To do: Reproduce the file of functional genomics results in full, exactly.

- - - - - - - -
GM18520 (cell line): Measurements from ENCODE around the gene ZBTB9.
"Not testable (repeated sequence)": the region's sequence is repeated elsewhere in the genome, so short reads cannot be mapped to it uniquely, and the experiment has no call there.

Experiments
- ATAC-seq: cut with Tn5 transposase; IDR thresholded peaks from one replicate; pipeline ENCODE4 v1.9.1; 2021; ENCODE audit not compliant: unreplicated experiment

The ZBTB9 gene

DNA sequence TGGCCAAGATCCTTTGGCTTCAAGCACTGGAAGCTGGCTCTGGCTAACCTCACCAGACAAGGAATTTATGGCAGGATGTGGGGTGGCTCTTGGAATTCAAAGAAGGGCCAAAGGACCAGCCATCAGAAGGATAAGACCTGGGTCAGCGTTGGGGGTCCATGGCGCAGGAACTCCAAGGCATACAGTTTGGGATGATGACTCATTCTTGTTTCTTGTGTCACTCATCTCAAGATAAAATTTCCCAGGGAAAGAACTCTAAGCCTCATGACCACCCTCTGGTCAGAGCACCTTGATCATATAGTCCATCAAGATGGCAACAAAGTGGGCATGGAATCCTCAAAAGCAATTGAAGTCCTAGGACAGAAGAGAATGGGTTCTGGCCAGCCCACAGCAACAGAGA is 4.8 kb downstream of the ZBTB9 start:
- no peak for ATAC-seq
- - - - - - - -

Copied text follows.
GM18520 (cell line): Measurements from ENCODE around the gene ZBTB9.
"Not testable (repeated sequence)": the region's sequence is repeated elsewhere in the genome, so short reads cannot be mapped to it uniquely, and the experiment has no call there.

Experiments
- ATAC-seq: cut with Tn5 transposase; IDR thresholded peaks from one replicate; pipeline ENCODE4 v1.9.1; 2021; ENCODE audit not compliant: unreplicated experiment

The ZBTB9 gene

DNA sequence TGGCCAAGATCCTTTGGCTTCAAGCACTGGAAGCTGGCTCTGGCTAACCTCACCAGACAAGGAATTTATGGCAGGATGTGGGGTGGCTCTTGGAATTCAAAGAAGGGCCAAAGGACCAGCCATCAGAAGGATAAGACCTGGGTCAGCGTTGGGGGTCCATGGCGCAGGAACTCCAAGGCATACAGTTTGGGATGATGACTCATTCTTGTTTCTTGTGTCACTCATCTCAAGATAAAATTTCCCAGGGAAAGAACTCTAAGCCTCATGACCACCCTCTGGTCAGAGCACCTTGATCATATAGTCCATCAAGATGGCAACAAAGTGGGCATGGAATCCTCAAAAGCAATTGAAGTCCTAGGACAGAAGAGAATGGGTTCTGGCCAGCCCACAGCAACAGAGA is 4.8 kb downstream of the ZBTB9 start:
- no peak for ATAC-seq